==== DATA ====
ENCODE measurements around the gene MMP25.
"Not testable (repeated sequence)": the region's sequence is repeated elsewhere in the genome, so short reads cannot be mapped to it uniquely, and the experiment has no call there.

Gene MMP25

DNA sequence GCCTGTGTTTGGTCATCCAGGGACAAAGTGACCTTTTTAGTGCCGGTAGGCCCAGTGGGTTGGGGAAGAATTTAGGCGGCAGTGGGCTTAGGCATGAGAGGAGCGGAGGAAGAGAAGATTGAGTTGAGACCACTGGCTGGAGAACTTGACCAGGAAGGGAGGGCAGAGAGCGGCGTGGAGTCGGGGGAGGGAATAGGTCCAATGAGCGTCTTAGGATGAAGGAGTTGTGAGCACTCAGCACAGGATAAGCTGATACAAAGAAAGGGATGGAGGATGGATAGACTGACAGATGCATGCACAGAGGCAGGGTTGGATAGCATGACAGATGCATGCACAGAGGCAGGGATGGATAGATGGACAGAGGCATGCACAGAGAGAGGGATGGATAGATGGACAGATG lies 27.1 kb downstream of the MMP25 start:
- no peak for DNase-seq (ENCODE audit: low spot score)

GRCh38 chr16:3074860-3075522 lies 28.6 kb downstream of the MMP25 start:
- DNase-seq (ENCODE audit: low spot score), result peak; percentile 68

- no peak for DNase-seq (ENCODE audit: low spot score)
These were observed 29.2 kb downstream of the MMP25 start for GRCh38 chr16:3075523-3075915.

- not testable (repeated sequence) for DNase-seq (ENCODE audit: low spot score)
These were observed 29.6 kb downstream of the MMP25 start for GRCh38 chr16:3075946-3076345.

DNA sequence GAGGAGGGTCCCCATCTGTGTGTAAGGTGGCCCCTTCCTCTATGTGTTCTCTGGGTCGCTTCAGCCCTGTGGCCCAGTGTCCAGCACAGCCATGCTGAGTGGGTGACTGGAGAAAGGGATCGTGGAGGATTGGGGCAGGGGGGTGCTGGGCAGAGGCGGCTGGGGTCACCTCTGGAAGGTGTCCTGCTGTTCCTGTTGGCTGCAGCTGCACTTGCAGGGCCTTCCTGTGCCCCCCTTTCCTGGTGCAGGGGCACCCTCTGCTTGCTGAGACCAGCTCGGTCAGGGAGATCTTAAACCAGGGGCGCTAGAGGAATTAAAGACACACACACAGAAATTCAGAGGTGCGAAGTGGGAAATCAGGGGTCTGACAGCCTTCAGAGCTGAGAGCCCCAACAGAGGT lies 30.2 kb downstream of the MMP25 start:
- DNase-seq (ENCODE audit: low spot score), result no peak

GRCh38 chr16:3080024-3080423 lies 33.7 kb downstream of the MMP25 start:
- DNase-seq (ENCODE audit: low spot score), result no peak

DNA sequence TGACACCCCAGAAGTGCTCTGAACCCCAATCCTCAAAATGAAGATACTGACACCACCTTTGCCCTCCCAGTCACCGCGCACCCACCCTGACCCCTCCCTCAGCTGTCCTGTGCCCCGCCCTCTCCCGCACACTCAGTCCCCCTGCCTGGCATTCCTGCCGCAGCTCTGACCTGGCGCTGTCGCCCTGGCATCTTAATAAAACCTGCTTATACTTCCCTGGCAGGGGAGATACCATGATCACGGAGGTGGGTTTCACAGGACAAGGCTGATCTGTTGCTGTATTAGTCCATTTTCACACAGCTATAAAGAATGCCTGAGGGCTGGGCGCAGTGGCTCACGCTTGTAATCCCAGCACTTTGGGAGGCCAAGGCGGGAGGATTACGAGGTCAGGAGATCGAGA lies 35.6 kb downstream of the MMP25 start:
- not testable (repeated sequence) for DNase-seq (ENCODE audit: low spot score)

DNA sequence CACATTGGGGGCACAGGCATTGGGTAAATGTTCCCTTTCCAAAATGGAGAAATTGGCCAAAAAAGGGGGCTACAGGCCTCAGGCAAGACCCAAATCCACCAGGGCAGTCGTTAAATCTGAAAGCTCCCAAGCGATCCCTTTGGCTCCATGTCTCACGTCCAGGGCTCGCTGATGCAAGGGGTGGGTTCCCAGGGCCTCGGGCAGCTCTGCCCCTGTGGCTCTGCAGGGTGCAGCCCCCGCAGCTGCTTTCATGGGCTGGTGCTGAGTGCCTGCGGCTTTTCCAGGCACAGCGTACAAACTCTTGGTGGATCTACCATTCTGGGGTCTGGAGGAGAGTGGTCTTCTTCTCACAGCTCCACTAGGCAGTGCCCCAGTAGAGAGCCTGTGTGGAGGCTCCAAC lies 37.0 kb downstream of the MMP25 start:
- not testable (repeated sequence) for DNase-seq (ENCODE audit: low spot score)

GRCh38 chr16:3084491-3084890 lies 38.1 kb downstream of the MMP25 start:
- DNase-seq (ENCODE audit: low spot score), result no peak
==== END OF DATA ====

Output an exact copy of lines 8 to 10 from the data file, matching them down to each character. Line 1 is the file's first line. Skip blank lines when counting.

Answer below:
- no peak for DNase-seq (ENCODE audit: low spot score)
These were observed 29.2 kb downstream of the MMP25 start for GRCh38 chr16:3075523-3075915.

- not testable (repeated sequence) for DNase-seq (ENCODE audit: low spot score)